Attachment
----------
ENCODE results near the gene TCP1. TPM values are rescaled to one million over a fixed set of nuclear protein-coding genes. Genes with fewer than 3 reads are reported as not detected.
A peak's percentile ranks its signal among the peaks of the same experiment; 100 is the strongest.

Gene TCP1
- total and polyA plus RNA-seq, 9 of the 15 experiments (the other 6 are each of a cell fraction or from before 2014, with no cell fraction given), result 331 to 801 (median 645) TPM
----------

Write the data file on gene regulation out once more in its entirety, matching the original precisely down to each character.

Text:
ENCODE results near the gene TCP1. TPM values are rescaled to one million over a fixed set of nuclear protein-coding genes. Genes with fewer than 3 reads are reported as not detected.
A peak's percentile ranks its signal among the peaks of the same experiment; 100 is the strongest.

Gene TCP1
- total and polyA plus RNA-seq, 9 of the 15 experiments (the other 6 are each of a cell fraction or from before 2014, with no cell fraction given), result 331 to 801 (median 645) TPM